What is being done to help people with dementia in Northern Ireland?

Image title

The Detail asked a number of questions relating to dementia care of the Department of Health, Health and Social Care Board and all five health trusts. Below is their combined response issued by the Health and Social Care Board:

Can you explain what is happening with the remaining funds secured from the Delivering Social Change programme that have not yet been spent? Will these be carried into future years despite the fact the programme was due to finish this year?

The Delivering Social Change Dementia project is currently ongoing with expected completion now in the 2017/18 financial year i.e. ending 31 March 2018. The total funding spent on the project at 31 March 2017 is as follows:

  • 2014/15 - £167k
  • 2015/16 - £375k
  • 2016/17 - £2,214k

The planned spend for 2017/18 is £2.4m. Although the total funding committed is less than what was projected at the outset of the project, the work streams have still managed to deliver all the objectives. Indeed there are areas where the project delivered over and above what was initially intended. In addition, savings were achieved where possible, e.g. monies received for the development of a web portal to support the Dementia Public Information Campaign were not required as NI Direct offered to develop, host and maintain the internet resource into the future at no cost; see here.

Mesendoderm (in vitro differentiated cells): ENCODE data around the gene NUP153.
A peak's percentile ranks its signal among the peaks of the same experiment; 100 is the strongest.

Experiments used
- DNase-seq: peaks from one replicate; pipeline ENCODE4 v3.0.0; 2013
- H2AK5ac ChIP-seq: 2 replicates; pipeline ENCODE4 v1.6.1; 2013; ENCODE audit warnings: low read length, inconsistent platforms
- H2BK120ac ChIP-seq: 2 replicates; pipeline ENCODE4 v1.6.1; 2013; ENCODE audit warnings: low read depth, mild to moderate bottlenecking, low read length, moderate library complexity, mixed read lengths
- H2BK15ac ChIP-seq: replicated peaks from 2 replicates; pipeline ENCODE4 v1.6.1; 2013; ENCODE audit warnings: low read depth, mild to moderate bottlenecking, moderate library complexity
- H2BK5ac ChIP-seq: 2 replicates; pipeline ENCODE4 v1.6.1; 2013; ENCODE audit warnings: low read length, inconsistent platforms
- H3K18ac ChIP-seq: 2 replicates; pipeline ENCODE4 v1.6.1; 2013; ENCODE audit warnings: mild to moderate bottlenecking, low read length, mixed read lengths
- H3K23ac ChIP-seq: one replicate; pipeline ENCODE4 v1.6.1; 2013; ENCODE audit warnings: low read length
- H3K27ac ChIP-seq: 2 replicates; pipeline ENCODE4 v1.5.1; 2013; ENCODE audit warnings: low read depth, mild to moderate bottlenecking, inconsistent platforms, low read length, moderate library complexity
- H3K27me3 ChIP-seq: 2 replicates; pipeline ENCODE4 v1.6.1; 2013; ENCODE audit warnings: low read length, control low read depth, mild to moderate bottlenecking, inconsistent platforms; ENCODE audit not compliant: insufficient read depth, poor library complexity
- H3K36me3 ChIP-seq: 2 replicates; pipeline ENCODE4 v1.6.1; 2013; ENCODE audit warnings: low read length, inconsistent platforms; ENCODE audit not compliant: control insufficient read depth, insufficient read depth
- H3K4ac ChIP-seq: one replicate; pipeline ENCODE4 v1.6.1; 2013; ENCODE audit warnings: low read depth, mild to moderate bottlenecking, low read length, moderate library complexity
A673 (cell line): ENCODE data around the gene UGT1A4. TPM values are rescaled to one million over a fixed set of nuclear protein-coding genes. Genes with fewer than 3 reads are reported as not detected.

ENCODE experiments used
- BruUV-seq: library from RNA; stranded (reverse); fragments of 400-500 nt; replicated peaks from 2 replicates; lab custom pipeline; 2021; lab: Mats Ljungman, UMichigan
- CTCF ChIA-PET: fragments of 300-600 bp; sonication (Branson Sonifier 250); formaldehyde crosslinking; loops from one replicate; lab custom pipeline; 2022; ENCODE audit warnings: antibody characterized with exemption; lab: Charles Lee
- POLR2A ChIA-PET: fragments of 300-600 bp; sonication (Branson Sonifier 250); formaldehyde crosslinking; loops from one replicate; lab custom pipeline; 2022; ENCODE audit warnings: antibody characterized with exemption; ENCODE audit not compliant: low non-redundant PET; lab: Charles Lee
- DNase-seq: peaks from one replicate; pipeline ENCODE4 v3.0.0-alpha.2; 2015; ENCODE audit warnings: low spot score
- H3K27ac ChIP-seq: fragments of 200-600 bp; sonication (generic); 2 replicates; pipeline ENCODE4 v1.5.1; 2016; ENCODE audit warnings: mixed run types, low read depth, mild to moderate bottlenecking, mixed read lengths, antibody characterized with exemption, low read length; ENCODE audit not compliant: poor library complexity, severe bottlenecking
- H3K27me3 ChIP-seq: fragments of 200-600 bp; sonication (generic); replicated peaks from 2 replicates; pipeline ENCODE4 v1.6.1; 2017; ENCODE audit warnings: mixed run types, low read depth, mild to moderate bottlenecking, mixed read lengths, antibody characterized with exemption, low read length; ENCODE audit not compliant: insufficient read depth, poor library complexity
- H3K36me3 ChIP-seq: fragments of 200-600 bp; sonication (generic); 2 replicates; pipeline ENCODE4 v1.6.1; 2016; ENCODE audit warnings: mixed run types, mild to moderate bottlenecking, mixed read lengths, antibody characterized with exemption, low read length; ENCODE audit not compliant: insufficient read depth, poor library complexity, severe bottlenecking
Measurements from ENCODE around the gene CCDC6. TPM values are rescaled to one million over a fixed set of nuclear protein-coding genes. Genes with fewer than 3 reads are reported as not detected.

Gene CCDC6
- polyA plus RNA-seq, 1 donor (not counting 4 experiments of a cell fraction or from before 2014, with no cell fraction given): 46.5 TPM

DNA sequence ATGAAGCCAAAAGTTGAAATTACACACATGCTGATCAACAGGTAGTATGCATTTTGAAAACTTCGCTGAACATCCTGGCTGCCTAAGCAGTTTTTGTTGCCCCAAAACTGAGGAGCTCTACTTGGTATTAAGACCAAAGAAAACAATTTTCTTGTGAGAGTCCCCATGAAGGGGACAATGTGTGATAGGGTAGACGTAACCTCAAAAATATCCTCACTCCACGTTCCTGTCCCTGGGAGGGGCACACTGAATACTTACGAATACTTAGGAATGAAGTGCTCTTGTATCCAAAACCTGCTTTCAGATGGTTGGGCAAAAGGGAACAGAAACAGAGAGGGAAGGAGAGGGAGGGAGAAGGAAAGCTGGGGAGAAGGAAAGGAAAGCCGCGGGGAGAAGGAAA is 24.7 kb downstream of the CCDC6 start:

The current Delivering Social Change /Atlantic Philanthropies dementia project began in September 2014 and will complete in March 2018; the extended deadline received the necessary approvals from the project board.